How to activate PMTUD:
HKEY_LOCALMACHINE\System\CurrentControlSet\Services\Tcpip\Parameters
Key: EnablePMTUDiscovery
Type: DWORD
Acceptable values: 0 or 1
Default value: 1 (true)

Troubleshooting by exclusion: which feature must go?

The first step is to figure out which the TCP Global settings that are active by issuing this command:

netsh interface tcp show global

The result should look something like this:

Querying active state...
TCP Global Parameters
----------------------------------------------
Receive-Side Scaling State          : enabled
Chimney Offload State               : enabled
Receive Window Auto-Tuning Level    : disabled
Add-On Congestion Control Provider  : ctcp
ECN Capability                      : enabled
RFC 1323 Timestamps                 : enabled

Now, the we must try to see if any of those features are the cause of the performance issues. Try disabling them one and one and see if the performance changes. If the performance problem disappears, then re-enable all the other features until you've cornered that one feature that is the culprit. Sometimes it could be more than one thing that causes the problem, so note everything you do.

TOE/Chimney offloads the forming of TCP-connections to the network card. This can cause much problem if the drivers and firmware are outdated or the hardware faulty. This is to my experience often the most problematic feature in the new Windows TCP/IP-stack.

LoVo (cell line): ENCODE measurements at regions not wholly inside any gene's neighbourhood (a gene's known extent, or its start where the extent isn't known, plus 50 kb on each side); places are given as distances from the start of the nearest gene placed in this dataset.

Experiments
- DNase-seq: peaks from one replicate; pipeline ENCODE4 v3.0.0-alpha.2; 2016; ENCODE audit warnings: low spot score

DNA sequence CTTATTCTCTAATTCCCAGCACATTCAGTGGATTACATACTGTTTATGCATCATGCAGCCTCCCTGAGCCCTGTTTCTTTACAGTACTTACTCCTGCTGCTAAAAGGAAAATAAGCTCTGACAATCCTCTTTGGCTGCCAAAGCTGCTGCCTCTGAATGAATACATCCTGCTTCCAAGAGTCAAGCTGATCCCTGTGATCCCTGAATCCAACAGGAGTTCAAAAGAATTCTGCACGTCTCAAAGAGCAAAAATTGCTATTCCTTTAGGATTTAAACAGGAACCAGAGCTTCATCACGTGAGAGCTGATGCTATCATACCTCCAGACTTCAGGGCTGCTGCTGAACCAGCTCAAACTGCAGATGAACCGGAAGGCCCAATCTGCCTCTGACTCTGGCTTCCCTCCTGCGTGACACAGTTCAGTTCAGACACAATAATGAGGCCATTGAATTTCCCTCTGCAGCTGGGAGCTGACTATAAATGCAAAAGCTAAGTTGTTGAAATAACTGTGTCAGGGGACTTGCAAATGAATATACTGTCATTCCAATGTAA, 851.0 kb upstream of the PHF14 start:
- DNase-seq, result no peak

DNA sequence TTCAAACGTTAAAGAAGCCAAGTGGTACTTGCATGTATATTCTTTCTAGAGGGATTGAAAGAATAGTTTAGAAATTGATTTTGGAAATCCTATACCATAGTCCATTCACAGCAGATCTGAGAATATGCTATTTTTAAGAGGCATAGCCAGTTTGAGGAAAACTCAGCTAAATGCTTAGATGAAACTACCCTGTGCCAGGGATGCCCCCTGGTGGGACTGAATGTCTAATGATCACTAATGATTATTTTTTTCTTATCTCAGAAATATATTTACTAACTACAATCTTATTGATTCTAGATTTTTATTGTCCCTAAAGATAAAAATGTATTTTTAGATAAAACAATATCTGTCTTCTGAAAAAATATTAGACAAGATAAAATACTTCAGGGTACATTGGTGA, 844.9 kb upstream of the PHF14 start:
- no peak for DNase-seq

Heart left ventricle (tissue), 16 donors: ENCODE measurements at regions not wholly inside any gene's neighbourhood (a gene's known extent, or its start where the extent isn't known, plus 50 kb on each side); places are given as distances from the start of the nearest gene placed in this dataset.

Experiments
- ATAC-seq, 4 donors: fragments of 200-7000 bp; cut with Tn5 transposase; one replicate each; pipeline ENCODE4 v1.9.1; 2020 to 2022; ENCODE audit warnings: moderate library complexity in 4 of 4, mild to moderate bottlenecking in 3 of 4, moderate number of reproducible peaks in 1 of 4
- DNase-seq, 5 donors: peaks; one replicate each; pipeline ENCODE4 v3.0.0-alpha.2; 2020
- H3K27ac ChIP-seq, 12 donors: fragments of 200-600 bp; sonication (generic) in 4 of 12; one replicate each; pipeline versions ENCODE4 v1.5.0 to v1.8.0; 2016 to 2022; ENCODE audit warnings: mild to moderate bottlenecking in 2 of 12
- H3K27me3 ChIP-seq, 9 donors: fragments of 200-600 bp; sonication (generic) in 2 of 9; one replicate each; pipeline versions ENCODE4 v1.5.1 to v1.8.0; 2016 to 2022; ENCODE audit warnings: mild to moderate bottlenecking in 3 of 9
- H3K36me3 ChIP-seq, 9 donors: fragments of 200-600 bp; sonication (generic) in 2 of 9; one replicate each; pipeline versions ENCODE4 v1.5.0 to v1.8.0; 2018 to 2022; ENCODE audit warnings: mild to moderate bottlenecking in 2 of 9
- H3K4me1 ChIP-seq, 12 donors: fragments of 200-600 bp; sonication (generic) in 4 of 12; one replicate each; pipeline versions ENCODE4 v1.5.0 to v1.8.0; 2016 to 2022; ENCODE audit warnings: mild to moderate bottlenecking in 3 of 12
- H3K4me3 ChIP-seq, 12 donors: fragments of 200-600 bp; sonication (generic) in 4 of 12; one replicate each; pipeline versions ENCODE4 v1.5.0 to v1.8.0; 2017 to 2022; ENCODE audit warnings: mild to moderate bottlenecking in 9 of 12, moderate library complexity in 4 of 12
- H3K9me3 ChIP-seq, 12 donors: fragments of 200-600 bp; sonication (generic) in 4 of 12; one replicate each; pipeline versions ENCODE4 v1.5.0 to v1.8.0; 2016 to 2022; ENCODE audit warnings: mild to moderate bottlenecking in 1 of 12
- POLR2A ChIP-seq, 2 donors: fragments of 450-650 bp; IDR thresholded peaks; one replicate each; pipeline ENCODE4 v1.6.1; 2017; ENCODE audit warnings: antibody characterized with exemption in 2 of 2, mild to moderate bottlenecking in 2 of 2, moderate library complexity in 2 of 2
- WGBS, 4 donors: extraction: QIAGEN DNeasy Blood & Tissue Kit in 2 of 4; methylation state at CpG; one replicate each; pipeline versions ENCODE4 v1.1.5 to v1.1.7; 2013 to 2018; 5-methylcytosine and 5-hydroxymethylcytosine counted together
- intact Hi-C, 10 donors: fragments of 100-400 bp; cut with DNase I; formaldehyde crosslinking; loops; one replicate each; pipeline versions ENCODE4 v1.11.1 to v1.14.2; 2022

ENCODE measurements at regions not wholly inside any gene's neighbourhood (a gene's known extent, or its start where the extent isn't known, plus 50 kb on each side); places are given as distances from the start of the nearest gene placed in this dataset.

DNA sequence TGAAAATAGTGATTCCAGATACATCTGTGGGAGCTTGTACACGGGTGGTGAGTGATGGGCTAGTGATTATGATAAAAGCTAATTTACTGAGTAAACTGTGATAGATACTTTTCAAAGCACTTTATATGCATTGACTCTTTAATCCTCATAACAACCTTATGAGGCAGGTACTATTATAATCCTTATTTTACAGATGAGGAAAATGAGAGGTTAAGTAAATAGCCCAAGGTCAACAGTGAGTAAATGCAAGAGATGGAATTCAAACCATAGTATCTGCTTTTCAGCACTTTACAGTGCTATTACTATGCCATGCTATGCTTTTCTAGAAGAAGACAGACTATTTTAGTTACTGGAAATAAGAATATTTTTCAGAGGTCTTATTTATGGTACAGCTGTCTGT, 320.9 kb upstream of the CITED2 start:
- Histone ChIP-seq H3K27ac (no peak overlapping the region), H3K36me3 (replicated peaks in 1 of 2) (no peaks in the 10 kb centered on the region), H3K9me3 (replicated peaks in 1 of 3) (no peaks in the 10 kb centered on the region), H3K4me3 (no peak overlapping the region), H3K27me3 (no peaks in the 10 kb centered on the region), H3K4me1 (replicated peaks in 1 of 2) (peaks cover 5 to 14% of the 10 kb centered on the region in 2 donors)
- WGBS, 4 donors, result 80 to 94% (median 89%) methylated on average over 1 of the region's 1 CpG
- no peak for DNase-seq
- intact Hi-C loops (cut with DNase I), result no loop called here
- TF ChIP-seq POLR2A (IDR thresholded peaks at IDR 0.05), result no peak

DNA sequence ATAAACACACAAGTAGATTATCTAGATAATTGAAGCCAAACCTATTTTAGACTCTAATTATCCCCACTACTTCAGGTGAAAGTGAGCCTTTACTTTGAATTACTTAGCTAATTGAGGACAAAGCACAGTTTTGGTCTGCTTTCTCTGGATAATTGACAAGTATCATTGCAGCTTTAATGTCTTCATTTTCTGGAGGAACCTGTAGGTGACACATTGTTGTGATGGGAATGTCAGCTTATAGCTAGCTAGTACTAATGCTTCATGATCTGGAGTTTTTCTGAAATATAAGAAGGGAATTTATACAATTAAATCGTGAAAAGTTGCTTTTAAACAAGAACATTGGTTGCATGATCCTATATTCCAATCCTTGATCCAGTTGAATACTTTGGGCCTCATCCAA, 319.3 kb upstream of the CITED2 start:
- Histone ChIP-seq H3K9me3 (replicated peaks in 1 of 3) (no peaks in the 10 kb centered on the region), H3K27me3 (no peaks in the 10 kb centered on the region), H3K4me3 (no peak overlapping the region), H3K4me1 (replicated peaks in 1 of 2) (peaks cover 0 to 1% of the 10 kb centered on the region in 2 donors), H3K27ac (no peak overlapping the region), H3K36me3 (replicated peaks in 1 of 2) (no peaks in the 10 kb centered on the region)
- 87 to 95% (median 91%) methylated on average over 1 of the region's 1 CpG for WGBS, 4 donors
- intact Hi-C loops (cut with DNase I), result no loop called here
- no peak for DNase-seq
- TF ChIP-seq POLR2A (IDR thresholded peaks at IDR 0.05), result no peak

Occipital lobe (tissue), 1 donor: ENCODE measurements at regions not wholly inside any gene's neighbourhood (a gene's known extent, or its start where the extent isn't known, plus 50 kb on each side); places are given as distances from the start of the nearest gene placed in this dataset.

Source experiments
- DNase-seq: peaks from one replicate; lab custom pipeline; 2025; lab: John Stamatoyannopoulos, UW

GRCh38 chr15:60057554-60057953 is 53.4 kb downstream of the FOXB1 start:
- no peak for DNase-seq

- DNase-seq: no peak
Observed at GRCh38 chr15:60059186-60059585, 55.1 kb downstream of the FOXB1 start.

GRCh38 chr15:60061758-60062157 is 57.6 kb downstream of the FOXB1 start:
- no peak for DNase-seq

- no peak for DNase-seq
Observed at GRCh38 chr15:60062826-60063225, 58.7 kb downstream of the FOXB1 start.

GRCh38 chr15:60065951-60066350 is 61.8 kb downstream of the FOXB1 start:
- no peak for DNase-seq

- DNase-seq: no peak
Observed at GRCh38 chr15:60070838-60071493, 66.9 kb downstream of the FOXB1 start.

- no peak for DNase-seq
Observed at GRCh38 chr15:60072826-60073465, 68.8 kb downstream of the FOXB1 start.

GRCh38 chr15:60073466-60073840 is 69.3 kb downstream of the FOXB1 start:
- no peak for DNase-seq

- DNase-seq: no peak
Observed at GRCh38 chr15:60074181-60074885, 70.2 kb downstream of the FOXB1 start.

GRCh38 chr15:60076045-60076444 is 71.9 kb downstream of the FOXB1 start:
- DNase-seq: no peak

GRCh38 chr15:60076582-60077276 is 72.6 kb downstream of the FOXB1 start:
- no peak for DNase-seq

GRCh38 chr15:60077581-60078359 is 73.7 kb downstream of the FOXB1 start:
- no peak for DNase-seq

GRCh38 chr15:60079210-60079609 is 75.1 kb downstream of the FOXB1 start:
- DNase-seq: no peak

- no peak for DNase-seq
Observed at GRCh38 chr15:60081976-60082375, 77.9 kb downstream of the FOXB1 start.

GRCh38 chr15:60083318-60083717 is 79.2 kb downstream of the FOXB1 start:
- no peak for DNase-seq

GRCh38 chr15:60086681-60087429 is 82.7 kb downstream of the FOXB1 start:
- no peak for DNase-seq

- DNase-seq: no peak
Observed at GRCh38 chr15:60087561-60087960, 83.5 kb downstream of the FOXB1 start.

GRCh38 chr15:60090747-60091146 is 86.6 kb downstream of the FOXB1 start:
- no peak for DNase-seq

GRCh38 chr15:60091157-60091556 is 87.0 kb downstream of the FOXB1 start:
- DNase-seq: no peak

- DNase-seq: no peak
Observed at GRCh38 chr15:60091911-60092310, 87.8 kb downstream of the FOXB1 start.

To disable it:

netsh int tcp set global chimney=disabled 

To enable it again:

netsh int tcp set global chimney=enabled

If you suspect that the auto-tuning feature is causing you trouble, you can disable it by issuing this command:

netsh interface tcp set global autotuninglevel=disabled

Activating it is equally simple:

netsh interface tcp set global autotuninglevel=enabled

You have to restart Windows to make the new setting go into effect.

Receive Side Scaling balances the network traffic between CPUs and/or CPU cores.

To disable it:

netsh int tcp set global rss=disabled

And to enable it again:

netsh int tcp set global rss=enabled

More on Microsoft Windows TCP Offloading (TOE/Chimney)
http://support.microsoft.com/kb/951037

More on auto-tuning:
http://technet.microsoft.com/en-us/magazine/2007.01.cableguy.aspx
http://technet.microsoft.com/en-us/library/bb878127.aspx
http://support.microsoft.com/kb/951037

More on Window-scaling:
http://en.wikipedia.org/wiki/TCP_window_scale_option

Compound TCP handling tries to compensate for links with very high latency.

Enable:
netsh interface tcp set global congestionprovider=ctcp 
Disable:
netsh interface tcp set global congestionprovider=none
For Windows 2003, this is how control Compound TCP:
HKEY_LOCAL_MACHINE\SYSTEM\CurrentControlSet\Services\Tcpip\Parameters\
Key: TCPCongestionControl
Type: DWORD
Acceptable values: 0 or 1

Note that Windows 2003 and Windows 64 needs hotfix 949316 applied to support this function.

More on compound TCP:
http://en.wikipedia.org/wiki/Compound_TCP